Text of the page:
Monday, 10 December 2007

The Rest Is Noise... the title of a new book on 20th-century music. Written by a very smart, very readable music journo called Alex Ross, it contains among its excellent, sharply observed essays an incisive examination of Peter Grimes. (There's an extract on this blog here.)

Ross is an American (the music critic for the New Yorker magazine; I don't know what the English equivalent would be) but has clearly visited Aldeburgh and understood its atmosphere, and that of the Britten clique. And if he hasn't, then he's got a far better storyteller's imagination than John Darwin.

It's not yet available in the UK, but there is at least one copy here, because I ordered it through the Barbican. When I've finished with it I strongly recommend that you get it out, or pester me for it. Or, if not, just wait for the programme notes I write for our production, because I'll probably steal all his choicest phrases and sharpest observations.

As for our rehearsal last Thursday, well, there's good news and bad news again. The good news is that we've actually covered all the chorus note-bashing, not just once but twice. That's twice more than we'd achieved at this stage last year with Carmen.

You don't want to know the bad news.

Anyway, next Thursday is principals... full-time jobs permitting. Nan keeps telling me the key to 'singing' Boles is actually to shout it most of the time, and look angry. Last Saturday I was at Southampton, seeing Hull City get hammered 4-0. As the Italians know, there's often a link between football and opera.

Saturday, 1 December 2007

One good Turn deserves another

My review of ENO's excellent Turn of the Screw is now up on the Sky Arts website. The 'opera-singer companion' I refer to was Nat, btw.

Last Thursday's rehearsal was the usual routine of half-assed mumbling that got better as it went along, eventually reaching near-adequacy.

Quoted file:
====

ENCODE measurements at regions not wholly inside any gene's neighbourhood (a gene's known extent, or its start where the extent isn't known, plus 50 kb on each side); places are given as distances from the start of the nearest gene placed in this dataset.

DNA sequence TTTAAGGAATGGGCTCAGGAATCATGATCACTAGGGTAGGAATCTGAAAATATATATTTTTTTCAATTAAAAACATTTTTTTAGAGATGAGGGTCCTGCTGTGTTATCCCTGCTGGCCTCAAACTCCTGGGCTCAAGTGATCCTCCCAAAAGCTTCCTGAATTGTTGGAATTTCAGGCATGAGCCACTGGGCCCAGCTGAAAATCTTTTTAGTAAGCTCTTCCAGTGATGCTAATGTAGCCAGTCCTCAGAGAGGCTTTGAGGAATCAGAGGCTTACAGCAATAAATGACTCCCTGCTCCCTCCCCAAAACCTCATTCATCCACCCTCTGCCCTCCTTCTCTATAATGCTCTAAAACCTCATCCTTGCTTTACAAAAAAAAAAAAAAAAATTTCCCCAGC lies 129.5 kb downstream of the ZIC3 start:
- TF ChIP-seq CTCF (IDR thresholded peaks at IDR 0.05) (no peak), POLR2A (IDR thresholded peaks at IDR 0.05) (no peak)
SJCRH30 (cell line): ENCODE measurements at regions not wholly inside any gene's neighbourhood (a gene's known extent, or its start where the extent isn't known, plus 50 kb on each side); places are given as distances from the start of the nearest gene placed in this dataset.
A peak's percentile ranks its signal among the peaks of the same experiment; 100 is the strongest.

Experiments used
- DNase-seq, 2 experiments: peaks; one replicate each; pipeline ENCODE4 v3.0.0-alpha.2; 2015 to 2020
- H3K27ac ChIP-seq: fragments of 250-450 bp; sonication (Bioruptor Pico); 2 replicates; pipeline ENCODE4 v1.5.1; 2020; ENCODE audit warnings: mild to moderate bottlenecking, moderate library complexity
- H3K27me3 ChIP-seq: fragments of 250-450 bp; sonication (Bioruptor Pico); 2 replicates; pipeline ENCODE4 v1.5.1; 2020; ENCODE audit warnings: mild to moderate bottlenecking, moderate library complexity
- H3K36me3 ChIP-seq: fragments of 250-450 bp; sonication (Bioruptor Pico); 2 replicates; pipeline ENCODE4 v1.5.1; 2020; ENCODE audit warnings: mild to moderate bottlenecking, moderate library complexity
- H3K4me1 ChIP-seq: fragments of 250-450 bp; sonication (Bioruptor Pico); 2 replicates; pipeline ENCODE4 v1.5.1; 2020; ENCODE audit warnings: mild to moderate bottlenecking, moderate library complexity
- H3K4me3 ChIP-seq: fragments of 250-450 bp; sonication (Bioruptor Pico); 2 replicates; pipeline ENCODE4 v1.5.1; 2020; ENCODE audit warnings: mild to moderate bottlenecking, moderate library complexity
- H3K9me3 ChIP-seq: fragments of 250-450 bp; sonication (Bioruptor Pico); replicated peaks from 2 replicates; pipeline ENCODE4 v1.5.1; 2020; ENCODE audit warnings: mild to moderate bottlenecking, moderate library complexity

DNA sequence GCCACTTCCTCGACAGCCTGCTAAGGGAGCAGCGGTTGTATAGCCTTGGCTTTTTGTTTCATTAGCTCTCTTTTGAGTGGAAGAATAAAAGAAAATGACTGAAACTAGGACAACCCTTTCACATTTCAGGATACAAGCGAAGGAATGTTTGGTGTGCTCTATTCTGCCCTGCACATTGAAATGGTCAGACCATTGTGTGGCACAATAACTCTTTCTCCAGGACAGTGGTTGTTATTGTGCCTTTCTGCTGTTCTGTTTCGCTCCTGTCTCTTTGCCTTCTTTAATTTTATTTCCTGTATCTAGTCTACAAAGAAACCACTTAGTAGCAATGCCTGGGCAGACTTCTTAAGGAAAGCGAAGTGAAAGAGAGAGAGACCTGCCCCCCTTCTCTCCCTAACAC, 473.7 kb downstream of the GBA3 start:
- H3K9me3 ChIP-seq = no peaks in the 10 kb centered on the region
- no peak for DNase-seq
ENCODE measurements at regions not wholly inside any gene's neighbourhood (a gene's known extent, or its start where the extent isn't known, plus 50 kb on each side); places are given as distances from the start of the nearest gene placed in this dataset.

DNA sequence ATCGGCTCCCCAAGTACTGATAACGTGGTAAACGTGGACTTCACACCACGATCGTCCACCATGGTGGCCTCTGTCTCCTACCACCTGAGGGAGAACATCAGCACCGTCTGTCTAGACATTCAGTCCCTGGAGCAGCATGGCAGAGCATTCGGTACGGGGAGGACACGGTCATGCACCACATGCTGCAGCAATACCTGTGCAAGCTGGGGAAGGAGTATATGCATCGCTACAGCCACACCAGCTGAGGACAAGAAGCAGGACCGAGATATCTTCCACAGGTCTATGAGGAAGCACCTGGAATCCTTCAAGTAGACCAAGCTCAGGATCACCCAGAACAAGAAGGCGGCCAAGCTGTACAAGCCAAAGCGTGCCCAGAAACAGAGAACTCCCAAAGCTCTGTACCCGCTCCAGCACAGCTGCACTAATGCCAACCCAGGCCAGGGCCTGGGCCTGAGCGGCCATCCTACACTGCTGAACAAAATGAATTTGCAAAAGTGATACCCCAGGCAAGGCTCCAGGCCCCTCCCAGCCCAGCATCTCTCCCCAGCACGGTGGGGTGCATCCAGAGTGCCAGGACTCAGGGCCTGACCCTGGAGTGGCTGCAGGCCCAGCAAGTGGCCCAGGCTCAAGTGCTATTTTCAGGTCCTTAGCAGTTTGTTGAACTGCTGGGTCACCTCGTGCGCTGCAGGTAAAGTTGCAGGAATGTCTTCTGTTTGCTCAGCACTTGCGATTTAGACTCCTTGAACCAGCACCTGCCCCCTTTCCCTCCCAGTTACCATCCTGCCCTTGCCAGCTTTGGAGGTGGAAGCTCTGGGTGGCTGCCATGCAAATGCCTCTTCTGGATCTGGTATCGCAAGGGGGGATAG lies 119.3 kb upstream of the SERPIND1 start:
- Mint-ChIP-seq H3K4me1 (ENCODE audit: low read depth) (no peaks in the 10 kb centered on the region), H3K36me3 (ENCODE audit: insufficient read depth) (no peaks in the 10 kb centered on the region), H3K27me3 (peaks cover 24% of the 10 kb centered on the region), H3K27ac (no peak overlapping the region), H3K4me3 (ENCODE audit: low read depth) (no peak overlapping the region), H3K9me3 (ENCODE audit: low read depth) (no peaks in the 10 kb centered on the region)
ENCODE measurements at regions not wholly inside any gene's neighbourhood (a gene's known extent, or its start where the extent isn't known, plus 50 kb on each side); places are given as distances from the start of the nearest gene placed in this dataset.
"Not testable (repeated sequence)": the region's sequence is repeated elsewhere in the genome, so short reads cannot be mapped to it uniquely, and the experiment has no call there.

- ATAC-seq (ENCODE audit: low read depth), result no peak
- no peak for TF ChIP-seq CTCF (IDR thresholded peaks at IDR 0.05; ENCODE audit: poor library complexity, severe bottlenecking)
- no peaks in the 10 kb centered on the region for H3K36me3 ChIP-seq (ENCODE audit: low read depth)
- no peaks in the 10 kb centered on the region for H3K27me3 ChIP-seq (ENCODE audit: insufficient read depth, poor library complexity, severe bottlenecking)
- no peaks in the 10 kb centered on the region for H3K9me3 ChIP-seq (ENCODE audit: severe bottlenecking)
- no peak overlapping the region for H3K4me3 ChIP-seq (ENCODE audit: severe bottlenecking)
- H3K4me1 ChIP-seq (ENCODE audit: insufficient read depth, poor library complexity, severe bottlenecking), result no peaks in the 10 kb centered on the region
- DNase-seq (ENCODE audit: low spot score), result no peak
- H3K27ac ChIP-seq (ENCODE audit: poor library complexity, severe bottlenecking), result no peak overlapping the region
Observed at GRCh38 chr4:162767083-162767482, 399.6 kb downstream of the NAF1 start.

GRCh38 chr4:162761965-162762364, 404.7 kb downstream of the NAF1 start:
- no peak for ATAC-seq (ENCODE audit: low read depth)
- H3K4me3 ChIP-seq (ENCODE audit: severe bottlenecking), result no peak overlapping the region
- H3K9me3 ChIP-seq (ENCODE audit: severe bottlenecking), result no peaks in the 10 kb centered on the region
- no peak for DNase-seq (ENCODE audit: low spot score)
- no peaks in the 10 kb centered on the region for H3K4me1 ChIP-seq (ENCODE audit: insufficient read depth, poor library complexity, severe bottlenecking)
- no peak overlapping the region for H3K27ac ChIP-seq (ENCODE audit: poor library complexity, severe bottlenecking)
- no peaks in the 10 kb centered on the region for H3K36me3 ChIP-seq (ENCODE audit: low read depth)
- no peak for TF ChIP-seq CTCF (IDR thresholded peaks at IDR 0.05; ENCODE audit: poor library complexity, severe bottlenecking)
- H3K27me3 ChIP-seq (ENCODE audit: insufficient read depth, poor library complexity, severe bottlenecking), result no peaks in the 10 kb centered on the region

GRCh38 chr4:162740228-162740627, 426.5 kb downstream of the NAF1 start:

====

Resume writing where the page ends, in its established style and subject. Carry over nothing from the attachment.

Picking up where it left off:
There were some intriguing challenges of part-division in the lynch-mob chorus ("And cruelty becomes his exercise"... etc). Challenging because we had a chorus of two tenors and a tenor line split into two parts. Which would be OK except that one of the tenors, ie me, was also trying to sing Boles. Similarly, the two-strong bass section had two parts, but one of the basses was also singing Swallow.

That scene is supposed to be one of overwhelming terror and crowd-rule, as the entire village turns to hunt down Grimes. It should have the deranged ferocity of Sudanese lynch-mob demanding execution over the name of a soft toy. That's a bit tricky when you can fit the entire men's chorus into a Smart Car.

So ladies, we look to you for violence, chaos and irrational hatred, as you did so magnificently in Carmen! That fight scene was terrific - for a moment I thought I was back at my auntie's wedding reception.

And there's that weird, brilliantly effective section at the end where everyone is almost literally baying: that extended 'Ha ha ha, ha-ha-ha-ha ha' bit right at the top of everyone's register. It's cackling, vengeful music with an evil glint in its eye. Which, I can't help thinking, was Britten's mood when he was writing it: right, tenors, you lazy bastards, let's see you get this high C-flat at the end. That'll show you what happens if you don't sing with your body.